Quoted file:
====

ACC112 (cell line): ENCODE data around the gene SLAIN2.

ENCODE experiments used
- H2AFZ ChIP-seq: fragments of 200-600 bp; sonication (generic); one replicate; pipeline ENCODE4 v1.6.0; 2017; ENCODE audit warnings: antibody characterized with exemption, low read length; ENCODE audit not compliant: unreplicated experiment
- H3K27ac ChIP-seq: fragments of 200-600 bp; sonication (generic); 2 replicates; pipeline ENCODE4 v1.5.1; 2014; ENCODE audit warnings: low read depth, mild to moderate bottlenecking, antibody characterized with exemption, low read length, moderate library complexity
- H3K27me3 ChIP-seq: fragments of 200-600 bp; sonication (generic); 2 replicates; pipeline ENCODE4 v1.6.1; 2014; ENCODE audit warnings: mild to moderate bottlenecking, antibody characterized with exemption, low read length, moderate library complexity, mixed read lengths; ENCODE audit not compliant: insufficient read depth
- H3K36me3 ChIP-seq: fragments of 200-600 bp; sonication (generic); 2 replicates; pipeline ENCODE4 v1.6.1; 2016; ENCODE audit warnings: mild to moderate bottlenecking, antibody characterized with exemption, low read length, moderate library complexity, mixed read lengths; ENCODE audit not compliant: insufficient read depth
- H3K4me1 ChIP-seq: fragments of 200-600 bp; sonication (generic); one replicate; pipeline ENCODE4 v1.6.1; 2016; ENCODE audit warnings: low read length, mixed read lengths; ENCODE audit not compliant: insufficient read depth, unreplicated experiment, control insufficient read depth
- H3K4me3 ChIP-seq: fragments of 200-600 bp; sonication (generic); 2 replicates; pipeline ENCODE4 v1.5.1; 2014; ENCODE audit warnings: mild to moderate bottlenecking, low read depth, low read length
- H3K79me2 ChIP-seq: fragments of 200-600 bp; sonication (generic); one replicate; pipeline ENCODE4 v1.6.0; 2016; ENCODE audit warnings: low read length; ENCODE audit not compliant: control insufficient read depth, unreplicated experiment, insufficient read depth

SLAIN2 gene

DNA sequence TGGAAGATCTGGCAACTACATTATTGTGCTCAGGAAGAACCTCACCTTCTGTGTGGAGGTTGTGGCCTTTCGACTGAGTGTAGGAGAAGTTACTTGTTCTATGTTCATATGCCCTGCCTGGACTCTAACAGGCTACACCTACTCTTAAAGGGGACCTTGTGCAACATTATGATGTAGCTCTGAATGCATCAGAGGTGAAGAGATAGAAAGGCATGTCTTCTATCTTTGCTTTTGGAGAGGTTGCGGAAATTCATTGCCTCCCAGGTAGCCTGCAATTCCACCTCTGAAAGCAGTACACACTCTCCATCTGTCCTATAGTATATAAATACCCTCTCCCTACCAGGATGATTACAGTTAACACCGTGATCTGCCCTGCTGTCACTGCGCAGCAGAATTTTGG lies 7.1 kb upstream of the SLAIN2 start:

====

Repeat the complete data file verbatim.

ACC112 (cell line): ENCODE data around the gene SLAIN2.

ENCODE experiments used
- H2AFZ ChIP-seq: fragments of 200-600 bp; sonication (generic); one replicate; pipeline ENCODE4 v1.6.0; 2017; ENCODE audit warnings: antibody characterized with exemption, low read length; ENCODE audit not compliant: unreplicated experiment
- H3K27ac ChIP-seq: fragments of 200-600 bp; sonication (generic); 2 replicates; pipeline ENCODE4 v1.5.1; 2014; ENCODE audit warnings: low read depth, mild to moderate bottlenecking, antibody characterized with exemption, low read length, moderate library complexity
- H3K27me3 ChIP-seq: fragments of 200-600 bp; sonication (generic); 2 replicates; pipeline ENCODE4 v1.6.1; 2014; ENCODE audit warnings: mild to moderate bottlenecking, antibody characterized with exemption, low read length, moderate library complexity, mixed read lengths; ENCODE audit not compliant: insufficient read depth
- H3K36me3 ChIP-seq: fragments of 200-600 bp; sonication (generic); 2 replicates; pipeline ENCODE4 v1.6.1; 2016; ENCODE audit warnings: mild to moderate bottlenecking, antibody characterized with exemption, low read length, moderate library complexity, mixed read lengths; ENCODE audit not compliant: insufficient read depth
- H3K4me1 ChIP-seq: fragments of 200-600 bp; sonication (generic); one replicate; pipeline ENCODE4 v1.6.1; 2016; ENCODE audit warnings: low read length, mixed read lengths; ENCODE audit not compliant: insufficient read depth, unreplicated experiment, control insufficient read depth
- H3K4me3 ChIP-seq: fragments of 200-600 bp; sonication (generic); 2 replicates; pipeline ENCODE4 v1.5.1; 2014; ENCODE audit warnings: mild to moderate bottlenecking, low read depth, low read length
- H3K79me2 ChIP-seq: fragments of 200-600 bp; sonication (generic); one replicate; pipeline ENCODE4 v1.6.0; 2016; ENCODE audit warnings: low read length; ENCODE audit not compliant: control insufficient read depth, unreplicated experiment, insufficient read depth

SLAIN2 gene

DNA sequence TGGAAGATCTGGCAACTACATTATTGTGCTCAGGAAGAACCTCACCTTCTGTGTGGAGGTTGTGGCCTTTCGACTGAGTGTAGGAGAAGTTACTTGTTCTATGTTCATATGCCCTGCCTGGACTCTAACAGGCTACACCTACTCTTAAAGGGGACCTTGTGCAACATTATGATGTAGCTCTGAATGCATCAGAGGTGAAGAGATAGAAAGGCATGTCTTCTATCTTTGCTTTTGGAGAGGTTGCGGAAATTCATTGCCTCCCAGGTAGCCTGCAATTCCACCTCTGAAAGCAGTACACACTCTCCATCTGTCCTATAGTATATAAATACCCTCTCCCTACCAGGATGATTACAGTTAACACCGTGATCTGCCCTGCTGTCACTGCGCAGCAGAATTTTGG lies 7.1 kb upstream of the SLAIN2 start: